June 27, 2016


Old-fashioned Bill Batchelder brings Medina values to office

When Bill Batchelder learned he was to become speaker of the Ohio House of Rep­resentatives— in a General Assembly career that touches six decades — he called his father, former Medina County Prosecutor William G. Batchelder Jr., to tell him the news.

“First of all, he said: ‘That is wonderful!’ ” recalled Medina’s longtime 69th District representa­tive.

“Then he said: ‘It’s about time!’ I probably should’ve apologized to him at that point for making him wait all these years,” Batchelder said with a laugh.

The Republican speaker-elect comes by his stick-to-itiveness honestly. The elder Batchelder, now 96, was until recently still trying jury cases in his Medina law prac­tice.

It was a reaction likely shared by many supporters. Batchelder, 67, has represented most of Medina County since 1968— minus a stint on the bench of the 9th Dis­trict Court of Appeals. When the GOP majority officially makes him the House’s 101st speaker in January, it will be the start of his 35th year in the legislature.

Receiving the speaker’s gavel does give Batchelder a sense of completion after serving so long and in so many other House leadership roles. But it’s a little like being handed the controls of an airplane that’s low on gas and flying into a storm.

Ohio faces at least an $8 billion deficit and what may be the most contentious state budget in a generation.

Challenges and opportunity tend to go hand-in-hand that way.

“All you have to do is have the backbone and/or foolhardiness to start changing things,” Batchelder said with ever-present self-deprecating humor.

He’s already setting the tone for the new session by cutting the number of House committees from 27 to 17. He wants the legislative body to respond faster to imme­diate concerns. Stretching members out among four or five committee assignments didn’t lend itself to that, he said.

“We’re going to focus people on commit­tees where they have expertise. Most of our freshmen, on both sides of the aisle, have expertise they bring to the contest of trying to solve things.… That’s going to be a big factor in having fewer committees, but having them working much more dili­gently.”

Committees will be required to take their meetings on the road, as well as hold night sessions, to make House discussions more accessible to working people and local communities.

The GOP enjoyed solid majority power in state government in recent years, yet failed to make institutional changes that might have put Ohio on better financial footing today. Why should skeptics believe this Republican majority will do better?

Batchelder helped recruit many of the members of the last two freshman classes — with an eye toward those unafraid to take political risks, he said, even if it means not getting re-elected. He believes Republi­can Gov.-elect John Kasich is of the same mind.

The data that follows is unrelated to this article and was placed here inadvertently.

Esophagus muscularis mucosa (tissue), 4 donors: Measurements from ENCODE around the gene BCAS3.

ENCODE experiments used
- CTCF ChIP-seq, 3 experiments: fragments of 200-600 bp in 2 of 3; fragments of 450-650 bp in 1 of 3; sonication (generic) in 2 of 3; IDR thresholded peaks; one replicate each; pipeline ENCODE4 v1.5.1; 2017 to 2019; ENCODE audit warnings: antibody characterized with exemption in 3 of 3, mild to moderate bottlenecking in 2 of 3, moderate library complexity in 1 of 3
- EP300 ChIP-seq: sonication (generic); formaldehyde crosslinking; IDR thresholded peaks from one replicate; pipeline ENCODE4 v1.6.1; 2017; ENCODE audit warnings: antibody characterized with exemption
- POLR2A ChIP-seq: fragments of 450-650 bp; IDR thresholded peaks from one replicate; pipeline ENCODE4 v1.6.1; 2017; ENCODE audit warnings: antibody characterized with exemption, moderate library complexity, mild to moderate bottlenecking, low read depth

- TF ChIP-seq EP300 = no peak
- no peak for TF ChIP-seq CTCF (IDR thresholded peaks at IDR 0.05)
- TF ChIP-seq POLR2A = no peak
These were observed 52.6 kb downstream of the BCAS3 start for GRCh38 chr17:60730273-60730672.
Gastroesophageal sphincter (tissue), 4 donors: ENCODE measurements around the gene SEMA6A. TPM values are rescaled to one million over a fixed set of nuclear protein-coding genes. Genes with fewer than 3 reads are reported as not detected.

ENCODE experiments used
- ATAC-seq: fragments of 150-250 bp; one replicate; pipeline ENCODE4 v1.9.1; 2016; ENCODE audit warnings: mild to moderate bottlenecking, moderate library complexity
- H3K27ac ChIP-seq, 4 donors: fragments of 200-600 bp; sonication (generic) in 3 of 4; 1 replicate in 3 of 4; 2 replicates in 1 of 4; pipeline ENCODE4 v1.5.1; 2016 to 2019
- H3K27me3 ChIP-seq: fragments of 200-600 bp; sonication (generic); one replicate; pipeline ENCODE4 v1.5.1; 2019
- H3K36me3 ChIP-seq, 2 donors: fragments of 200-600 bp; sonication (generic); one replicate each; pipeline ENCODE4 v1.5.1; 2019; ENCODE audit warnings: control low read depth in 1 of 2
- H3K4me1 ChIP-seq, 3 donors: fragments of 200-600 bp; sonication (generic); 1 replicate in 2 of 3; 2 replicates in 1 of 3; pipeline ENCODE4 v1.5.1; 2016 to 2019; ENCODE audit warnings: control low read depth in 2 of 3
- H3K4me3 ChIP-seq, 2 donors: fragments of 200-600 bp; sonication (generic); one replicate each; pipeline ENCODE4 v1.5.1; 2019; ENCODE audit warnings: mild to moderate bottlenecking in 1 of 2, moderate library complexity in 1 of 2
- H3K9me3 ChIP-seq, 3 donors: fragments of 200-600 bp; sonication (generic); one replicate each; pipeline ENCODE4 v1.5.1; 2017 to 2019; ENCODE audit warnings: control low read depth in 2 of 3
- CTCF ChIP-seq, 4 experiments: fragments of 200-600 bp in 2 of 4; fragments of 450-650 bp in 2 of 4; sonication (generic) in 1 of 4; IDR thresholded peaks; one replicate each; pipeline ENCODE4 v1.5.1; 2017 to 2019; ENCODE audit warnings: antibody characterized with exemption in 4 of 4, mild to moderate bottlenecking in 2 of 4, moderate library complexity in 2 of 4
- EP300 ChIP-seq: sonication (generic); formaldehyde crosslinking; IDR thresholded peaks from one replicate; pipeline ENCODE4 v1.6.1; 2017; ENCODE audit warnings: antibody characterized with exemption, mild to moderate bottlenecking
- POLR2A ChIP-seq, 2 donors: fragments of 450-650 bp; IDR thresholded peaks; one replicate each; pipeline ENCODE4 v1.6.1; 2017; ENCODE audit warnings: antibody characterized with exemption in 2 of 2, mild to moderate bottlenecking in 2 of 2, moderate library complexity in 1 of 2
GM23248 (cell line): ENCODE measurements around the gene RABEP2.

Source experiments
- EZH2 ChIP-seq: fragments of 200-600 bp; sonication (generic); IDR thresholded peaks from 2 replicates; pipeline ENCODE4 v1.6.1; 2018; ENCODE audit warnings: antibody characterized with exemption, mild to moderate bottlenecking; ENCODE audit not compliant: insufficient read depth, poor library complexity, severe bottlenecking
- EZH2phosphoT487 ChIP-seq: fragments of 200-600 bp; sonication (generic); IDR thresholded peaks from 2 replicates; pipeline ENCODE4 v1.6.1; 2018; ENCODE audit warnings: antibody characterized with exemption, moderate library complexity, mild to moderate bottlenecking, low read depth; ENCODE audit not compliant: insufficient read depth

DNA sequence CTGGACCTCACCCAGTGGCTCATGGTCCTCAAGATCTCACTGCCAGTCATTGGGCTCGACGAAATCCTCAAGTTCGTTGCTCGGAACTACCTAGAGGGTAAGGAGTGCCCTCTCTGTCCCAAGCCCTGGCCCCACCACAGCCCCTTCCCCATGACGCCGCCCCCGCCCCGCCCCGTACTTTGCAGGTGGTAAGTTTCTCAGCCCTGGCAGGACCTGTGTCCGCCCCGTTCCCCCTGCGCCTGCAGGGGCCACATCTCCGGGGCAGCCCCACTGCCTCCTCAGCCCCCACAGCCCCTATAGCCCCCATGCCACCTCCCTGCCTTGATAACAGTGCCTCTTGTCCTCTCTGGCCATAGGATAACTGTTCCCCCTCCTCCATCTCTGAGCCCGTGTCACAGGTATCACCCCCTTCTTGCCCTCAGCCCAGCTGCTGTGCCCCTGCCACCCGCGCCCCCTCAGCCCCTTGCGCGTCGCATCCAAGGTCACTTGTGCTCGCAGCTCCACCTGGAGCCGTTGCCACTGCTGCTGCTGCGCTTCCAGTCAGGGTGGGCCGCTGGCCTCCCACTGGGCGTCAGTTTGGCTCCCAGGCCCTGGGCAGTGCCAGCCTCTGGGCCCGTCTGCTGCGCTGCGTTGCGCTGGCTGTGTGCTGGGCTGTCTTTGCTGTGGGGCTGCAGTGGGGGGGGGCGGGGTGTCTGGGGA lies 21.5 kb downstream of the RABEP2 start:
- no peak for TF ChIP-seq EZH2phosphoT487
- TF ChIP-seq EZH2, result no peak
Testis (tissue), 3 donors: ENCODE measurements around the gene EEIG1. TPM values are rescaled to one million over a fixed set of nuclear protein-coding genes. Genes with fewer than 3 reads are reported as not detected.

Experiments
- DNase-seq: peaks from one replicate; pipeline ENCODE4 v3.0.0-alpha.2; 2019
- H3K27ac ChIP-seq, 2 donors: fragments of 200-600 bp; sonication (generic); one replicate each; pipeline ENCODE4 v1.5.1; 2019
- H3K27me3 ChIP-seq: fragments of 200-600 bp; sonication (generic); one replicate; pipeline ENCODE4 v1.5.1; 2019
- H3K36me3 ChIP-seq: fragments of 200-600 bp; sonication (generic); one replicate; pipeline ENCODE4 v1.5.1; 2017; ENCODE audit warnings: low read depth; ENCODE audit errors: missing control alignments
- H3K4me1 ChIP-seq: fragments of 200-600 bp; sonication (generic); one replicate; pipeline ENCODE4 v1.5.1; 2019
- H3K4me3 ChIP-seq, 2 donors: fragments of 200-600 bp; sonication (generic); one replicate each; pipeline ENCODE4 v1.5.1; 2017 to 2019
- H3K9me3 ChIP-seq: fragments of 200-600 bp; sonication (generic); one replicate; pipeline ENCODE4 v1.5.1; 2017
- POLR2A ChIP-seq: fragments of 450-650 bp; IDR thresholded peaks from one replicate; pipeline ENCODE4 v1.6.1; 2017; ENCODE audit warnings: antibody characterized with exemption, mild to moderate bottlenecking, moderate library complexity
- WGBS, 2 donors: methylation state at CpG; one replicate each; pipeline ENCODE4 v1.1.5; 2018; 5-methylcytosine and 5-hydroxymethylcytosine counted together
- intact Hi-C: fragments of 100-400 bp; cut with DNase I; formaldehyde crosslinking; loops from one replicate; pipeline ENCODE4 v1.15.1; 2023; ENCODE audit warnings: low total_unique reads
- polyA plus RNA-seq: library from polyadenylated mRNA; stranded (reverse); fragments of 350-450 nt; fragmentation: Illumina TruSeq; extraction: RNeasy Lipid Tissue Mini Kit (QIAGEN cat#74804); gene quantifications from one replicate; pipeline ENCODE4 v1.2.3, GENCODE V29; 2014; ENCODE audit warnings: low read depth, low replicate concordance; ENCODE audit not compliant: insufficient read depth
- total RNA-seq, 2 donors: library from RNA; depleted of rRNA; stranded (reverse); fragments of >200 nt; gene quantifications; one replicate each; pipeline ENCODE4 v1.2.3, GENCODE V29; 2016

“I’m not looking for people who want to get along to go along,” Batchelder said.

“There’s just going to be a change there.”

He wants to streamline government requirements for the small businesses that drive much of job creation but whose own­ers get discouraged by red tape. Other states are actively recruiting Ohio compa­nies, so the Buckeye State has to be at least as nimble as its competitors to grow, he said.

Stories about Batchelder from outside Medina County inevitably call him “a throwback.” They may be referring to his trademark black-rimmed glasses, but in many ways, the label is accurate, he said.

Batchelder has authored bills for Democra­tic colleagues as well as for members of his own party. In today’s highly partisan world, that sort of collegiality often seems like a thing of the past.

“There’s no question my view of govern­ment is a throwback,” he said. “I don’t think government creates many jobs. It either gets in the way or stays out of the way. It’s just a more Jeffersonian view of things.

There are people in both caucuses who understand that and believe it.

“The unfortunate thing is a lot of people who are in state and federal government want to be important in some individual sense and therefore they’re not willing to do what has to be done to encourage growth, education and so forth. They want to be in charge of it, as it were, and it prob­ably doesn’t work so well.”

Agree or disagree with Batchelder’s views, you can at least say this about the next speaker: He still mows his own grass.

“A lot people generally don’t think that’s a good investment of time,” he said with a laugh. “On the other hand, they’re perfectly willing to pay someone so they can walk on their grass and hit golf balls. I say no, I’m not going to pay somebody to walk on their grass and then pay somebody else to walk on mine. That sounds like bad eco­nomic activity.”

Ohio could use a little more of that Med­ina County practicality, if you ask me.

“I’ve been very blessed to represent Medina County,” Batchelder said. “As you look around the state, it’s one of the best counties when you look at schools, when you look how people treat each other, when you look at the opportunities young people are given here and the care that our people have for senior citizens. It’s just a wonderful place.

“I’m confident that an awful lot of peo­ple who have voted for me over the years didn’t agree with me on every issue, to put it mildly. But I think they have had a sense that I did try to do the right thing and I think people appreciate that. Now it comes to a situation where a majority of members of the caucus believe that as well. I hope to live up to the faith Medina County voters have put in me over all these years.”

Contact John Gladden at gladden@frontier.com.